Cannabis is a very thirsty plant.
You can see below that marijuana plants need as much water as almonds.
Where are we going? To the environmental impact of pot.
Marijuana’s Environmental Cost
I am not sure how to imagine 354 “weed cultivation facilities” but that is the total for Denver. Thinking at the margin, our focus is the extra electricity these producers require. Comparing 2012 to 2014, the energy needed by “grow facilities” increased from 86 million kwh to 200 million kwh. The Denver Post reports that almost half of Denver’s growth in electricity demand came from indoor pot growers.
Indoors, marijuana growers enjoy more product control and better yield but they need a lot of heat and light. Totaling one-third of all production costs, energy is used primarily for high intensity lighting, maintaining temperatures, ventilation and humidity. Comparable to what a modern data center needs, the electricity needed to raise five pounds of pot a year is the same as you use at home.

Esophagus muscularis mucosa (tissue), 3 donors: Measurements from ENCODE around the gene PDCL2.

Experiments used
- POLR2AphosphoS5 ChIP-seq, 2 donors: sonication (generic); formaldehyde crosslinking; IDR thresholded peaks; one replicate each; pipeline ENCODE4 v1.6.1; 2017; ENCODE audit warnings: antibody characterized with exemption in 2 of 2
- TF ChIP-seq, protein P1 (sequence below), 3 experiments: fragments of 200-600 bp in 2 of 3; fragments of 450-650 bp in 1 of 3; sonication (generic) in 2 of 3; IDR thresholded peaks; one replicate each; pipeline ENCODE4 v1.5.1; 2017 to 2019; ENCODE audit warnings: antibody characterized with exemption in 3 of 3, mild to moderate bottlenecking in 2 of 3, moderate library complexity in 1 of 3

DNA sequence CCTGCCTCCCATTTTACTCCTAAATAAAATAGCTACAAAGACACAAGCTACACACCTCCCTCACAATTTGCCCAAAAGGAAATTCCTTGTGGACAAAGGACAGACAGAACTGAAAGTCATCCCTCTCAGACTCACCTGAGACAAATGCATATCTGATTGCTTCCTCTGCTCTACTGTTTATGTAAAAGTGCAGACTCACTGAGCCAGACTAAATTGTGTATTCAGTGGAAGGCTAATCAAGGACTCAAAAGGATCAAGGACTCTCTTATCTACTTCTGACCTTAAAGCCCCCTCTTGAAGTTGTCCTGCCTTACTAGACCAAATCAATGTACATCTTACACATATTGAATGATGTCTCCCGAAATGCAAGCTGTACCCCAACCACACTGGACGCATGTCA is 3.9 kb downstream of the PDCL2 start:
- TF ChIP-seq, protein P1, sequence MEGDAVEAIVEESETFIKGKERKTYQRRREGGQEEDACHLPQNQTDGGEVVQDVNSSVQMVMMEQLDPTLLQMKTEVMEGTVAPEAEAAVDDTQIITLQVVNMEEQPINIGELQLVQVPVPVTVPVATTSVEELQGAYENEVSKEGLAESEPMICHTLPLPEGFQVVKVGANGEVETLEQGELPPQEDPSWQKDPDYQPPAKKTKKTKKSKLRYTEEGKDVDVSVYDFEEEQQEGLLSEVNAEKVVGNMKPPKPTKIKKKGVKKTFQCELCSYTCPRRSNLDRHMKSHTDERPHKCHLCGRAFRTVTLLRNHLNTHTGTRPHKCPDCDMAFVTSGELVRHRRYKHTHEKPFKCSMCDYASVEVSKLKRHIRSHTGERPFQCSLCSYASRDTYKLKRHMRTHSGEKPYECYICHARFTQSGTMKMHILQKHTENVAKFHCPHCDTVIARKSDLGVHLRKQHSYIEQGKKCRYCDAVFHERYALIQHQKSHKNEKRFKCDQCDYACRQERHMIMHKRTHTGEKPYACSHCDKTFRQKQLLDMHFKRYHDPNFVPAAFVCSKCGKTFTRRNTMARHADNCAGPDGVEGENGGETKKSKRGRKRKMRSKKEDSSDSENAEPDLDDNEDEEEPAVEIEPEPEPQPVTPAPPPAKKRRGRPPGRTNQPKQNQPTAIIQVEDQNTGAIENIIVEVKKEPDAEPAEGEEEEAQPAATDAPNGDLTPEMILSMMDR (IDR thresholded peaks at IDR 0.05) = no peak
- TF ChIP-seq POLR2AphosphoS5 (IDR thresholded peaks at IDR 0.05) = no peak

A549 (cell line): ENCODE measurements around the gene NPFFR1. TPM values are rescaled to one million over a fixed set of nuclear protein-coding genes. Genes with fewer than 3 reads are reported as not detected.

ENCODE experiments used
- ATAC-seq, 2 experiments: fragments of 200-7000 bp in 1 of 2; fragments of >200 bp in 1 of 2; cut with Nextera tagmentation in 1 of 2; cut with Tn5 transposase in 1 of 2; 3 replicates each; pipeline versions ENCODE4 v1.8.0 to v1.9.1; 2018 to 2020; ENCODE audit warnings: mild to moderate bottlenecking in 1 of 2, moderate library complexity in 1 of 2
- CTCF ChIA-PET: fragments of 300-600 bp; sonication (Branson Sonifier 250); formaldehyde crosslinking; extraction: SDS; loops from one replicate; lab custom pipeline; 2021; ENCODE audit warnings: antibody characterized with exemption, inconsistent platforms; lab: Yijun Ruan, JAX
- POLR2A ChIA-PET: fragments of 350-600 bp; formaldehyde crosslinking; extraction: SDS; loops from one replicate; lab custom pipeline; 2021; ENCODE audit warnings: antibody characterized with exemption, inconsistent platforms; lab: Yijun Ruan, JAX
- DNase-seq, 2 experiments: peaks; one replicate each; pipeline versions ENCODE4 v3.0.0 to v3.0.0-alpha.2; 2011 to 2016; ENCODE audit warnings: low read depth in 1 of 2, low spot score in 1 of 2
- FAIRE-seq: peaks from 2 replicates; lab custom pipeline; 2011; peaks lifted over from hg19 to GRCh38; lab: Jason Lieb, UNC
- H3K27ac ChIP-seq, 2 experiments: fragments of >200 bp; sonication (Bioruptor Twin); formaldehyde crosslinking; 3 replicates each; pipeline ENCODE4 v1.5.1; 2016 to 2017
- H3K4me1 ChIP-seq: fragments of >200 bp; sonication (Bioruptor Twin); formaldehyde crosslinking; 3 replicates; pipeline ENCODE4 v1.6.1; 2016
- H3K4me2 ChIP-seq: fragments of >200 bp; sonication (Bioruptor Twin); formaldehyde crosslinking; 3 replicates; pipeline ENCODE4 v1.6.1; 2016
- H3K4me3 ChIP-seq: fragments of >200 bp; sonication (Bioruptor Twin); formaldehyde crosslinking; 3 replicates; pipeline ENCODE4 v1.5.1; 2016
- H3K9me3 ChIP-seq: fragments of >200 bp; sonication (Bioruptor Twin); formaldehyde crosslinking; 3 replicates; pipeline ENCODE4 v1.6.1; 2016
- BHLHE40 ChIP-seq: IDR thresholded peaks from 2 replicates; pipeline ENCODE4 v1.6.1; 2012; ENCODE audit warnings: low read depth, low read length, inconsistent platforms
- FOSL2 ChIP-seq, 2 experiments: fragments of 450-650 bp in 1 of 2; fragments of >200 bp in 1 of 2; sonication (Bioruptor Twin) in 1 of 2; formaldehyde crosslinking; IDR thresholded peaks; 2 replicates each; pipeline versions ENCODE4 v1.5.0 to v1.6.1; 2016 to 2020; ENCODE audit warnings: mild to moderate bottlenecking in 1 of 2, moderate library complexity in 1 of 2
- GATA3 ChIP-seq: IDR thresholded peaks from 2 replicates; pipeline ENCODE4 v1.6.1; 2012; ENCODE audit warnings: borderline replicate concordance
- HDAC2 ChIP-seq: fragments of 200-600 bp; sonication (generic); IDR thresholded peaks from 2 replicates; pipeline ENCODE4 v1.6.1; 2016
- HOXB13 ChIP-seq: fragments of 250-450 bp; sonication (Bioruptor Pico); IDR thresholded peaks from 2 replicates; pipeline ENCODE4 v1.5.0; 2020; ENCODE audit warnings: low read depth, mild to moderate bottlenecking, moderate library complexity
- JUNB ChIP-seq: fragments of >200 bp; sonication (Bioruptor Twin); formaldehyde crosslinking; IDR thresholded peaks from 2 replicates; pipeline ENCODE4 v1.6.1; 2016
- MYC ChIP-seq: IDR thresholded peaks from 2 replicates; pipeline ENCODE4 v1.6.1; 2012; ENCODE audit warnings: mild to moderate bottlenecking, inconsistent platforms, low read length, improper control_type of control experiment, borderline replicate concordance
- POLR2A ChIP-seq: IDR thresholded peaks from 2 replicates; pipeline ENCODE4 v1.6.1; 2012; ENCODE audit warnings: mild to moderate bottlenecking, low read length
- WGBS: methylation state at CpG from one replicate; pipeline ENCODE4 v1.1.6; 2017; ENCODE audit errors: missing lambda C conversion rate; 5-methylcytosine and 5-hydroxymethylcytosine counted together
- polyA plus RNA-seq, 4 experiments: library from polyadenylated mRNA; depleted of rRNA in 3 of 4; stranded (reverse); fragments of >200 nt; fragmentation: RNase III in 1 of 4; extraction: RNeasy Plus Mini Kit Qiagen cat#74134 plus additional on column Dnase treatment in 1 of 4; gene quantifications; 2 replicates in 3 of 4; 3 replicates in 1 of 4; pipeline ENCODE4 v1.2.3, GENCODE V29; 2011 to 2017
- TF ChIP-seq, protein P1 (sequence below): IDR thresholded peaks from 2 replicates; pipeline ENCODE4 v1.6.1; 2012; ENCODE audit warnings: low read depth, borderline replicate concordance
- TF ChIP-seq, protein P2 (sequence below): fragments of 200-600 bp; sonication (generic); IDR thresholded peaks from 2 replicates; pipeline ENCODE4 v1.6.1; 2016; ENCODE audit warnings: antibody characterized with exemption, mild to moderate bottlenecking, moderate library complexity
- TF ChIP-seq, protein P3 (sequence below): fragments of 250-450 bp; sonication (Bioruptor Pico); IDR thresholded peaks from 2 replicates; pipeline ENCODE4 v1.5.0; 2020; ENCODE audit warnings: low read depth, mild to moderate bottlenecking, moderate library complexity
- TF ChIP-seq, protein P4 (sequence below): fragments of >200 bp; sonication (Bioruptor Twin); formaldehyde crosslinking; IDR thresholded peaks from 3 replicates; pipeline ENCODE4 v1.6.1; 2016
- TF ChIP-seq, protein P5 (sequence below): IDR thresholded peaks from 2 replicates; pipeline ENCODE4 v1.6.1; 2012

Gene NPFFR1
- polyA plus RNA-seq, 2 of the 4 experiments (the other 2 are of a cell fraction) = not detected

So, move outdoors?
Then we have other problems. Outdoor cultivation returns us to water. Add to that the deforestation and pesticide needs and you again get an environmental cost.
Our Bottom Line: Negative Externalities
When the relationships that growers have with their customers affect you and me, we have a negative externality. As a result, if we include the downside that third parties experience, the cost of growing marijuana is really more than its equilibrium price.
Perhaps the legalization of recreational marijuana returns us to fractal mathematician Benoit Malendrot and the British seacoast. The closer you look, the more zigzags you see.